U.S. Air Force Airmen from Dyess Air Force Base, Texas and Little Rock AFB, Arkansas participated in multiple Bomber Agile Combat Employment Exercises recently.
The goal is to improve Dyess AFB’s aptitude to deploy B-1B Lancer bomber aircraft personnel and equipment to unfamiliar locations worldwide and on short notice in support of combatant commander objectives.
Most recently in support of those objectives, the exercise took participating aircraft and Airmen to Seymour Johnson AFB, North Carolina and Robins AFB, Georgia in order to test their ability to deploy to multiple locations in the least amount of time possible.
“The intent of BACE is to stress and test our readiness and support capabilities to take the B-1B Lancer, rapidly deploy it to a location, and from there, redeploy it to the next place in the timeliest manner possible,” said Capt. David Teubl, 9th Bomb Squadron chief of training.
A key part of the training involves sending Airmen and equipment to bases the 7th Bomb Wing hasn’t trained at before. This allows them to simulate deploying to, and operating from, unfamiliar locations with limited bomber support functions in order to easily adapt to a variety of potential real-world operational requirements.
“BACE gives us the opportunities to practice critical readiness skills, such as preparation of deployable equipment for transportation, mission planning, and loading and off-loading cargo,” said Maj. Andrew West, 7th BW senior intelligence officer. “This also lets us test the boundaries of how quickly and efficiently we can complete those tasks.”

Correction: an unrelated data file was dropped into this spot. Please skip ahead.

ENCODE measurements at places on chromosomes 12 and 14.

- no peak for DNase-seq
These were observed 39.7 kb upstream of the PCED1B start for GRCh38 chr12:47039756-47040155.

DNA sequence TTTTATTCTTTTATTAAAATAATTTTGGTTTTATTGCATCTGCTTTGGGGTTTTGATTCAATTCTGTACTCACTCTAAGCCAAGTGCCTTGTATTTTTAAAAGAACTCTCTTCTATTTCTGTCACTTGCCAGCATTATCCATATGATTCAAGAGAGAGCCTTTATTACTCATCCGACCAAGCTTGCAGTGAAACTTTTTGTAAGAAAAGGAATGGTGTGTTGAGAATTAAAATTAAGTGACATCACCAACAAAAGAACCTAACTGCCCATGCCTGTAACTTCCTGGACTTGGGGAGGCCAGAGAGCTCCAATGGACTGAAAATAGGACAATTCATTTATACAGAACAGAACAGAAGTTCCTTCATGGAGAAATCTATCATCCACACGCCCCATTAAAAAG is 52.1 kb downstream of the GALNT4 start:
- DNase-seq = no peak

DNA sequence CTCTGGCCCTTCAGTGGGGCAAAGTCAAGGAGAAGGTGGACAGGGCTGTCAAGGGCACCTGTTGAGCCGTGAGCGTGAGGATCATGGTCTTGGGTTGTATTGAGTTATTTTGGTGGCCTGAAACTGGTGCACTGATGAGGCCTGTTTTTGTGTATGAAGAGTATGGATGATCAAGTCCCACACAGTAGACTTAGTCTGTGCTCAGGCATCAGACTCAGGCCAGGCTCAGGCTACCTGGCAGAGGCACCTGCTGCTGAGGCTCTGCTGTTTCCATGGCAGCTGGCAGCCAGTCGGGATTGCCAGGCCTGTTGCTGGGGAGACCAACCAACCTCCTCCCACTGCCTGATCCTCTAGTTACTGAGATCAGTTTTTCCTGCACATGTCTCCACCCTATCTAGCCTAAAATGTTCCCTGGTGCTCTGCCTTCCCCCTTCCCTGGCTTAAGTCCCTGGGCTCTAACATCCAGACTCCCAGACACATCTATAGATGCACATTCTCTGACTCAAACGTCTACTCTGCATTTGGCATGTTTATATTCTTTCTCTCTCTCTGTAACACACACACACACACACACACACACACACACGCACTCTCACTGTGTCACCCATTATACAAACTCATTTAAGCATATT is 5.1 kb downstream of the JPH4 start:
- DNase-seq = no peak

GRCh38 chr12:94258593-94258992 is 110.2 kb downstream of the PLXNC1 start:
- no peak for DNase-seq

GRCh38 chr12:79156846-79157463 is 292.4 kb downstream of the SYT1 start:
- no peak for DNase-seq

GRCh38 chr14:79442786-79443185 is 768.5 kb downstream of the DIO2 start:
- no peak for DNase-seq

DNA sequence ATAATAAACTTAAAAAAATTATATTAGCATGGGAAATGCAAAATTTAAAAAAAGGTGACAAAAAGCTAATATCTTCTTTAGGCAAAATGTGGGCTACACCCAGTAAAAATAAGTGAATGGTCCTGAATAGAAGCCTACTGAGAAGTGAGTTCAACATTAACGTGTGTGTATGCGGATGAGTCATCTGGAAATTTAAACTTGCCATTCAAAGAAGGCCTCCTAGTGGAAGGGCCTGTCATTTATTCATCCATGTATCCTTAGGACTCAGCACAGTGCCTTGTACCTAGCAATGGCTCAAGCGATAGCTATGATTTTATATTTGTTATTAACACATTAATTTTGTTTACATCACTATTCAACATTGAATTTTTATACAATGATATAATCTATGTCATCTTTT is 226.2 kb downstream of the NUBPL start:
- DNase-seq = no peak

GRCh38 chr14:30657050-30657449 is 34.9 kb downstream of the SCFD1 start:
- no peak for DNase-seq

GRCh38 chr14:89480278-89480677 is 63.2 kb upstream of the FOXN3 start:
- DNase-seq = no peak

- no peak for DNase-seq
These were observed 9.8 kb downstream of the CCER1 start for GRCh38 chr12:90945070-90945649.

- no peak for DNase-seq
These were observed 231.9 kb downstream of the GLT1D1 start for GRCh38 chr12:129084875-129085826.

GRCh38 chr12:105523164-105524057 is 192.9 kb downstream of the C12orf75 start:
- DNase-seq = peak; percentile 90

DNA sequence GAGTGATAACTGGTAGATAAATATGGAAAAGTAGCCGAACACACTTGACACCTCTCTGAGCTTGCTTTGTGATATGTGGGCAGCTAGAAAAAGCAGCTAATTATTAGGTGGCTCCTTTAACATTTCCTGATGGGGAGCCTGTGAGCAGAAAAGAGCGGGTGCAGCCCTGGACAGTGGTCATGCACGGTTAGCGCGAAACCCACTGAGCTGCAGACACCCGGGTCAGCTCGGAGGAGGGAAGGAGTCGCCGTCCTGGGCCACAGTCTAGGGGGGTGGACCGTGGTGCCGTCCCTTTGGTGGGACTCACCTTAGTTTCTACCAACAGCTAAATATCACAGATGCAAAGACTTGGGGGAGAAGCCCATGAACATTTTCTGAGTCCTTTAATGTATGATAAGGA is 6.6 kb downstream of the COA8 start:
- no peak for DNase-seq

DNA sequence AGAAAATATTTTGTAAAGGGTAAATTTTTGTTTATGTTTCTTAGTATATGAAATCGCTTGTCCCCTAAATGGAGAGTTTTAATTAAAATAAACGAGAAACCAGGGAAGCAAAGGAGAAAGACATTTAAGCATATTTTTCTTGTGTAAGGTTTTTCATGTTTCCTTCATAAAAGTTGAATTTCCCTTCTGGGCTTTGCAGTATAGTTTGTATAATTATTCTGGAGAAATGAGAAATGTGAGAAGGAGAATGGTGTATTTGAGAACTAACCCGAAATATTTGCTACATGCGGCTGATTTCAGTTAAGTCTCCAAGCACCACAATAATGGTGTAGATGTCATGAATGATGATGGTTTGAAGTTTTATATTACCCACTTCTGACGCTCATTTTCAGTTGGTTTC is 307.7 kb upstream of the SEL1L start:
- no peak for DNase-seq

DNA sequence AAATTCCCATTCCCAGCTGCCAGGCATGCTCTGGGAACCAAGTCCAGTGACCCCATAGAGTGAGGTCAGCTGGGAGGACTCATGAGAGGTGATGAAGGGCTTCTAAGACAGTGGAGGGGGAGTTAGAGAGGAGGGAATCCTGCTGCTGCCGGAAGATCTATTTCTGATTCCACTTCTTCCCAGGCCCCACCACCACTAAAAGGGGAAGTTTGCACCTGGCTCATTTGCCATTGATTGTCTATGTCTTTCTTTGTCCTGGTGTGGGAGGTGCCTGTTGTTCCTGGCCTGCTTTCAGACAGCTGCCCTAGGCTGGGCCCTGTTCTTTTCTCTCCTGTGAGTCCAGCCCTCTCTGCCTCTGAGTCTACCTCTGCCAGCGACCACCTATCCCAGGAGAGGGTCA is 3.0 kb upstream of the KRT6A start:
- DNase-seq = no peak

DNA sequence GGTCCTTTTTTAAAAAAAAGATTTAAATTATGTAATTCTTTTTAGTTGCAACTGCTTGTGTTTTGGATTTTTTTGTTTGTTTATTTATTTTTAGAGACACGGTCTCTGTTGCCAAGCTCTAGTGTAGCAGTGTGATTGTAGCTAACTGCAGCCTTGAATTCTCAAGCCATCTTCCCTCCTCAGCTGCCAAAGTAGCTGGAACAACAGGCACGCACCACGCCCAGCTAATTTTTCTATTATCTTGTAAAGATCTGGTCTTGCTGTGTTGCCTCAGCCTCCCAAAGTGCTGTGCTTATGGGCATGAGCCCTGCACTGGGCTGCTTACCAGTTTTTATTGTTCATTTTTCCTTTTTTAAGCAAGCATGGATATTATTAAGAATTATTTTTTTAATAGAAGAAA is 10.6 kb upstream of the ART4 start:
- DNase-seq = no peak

The training encourages Dyess Airmen to experiment with minimum equipment and personnel while developing multi-functional/hybrid Airmen concepts.
“BACE seeks to assess what we can and cannot operate without by challenging and testing the previous normal level of support we’re all used to,” said West. “The 7th BW aircrew and all of the maintenance and support personnel required to operate the B-1 are tested to their limits and encouraged to reimagine their bomber combat capability.”
In addition to the B-1s, BACE also includes multiple C-130J Super Hercules aircraft from both Dyess and Little Rock AFB for the purpose of transporting personnel and essential equipment that allow the execution of the bomber mission in unfamiliar locations.
“BACE cannot happen without Dyess’ airlift counterparts,” said West. “The ability to quickly deploy all of the maintenance and support functions for the B-1 require rapid and adaptable airlift that our C-130s can supply. The 317th Airlift Wing has been an outstanding mission partner in this endeavor as true experts in the field.”
Overall, BACE is designed to enable bomber forces to rapidly deploy to unfamiliar locations and self-sustain operations for an extended period of time. With the goal of ensuring airpower resiliency and operational capability in potentially contested environments, Dyess Airmen have and will continue to test their abilities no matter the situation.
“We look at BACE as more of an experiment than an exercise,” said Teubl. “This means that as we assess our capabilities and test our efficiency in unaccustomed situations, we’re going to find the areas in which we need improvement as well as catch any failures and say ‘okay lets learn from this and move forward’.”
By Senior Airman Kylee Thomas, 7th Bomb Wing Public Affairs / Published March 25, 2020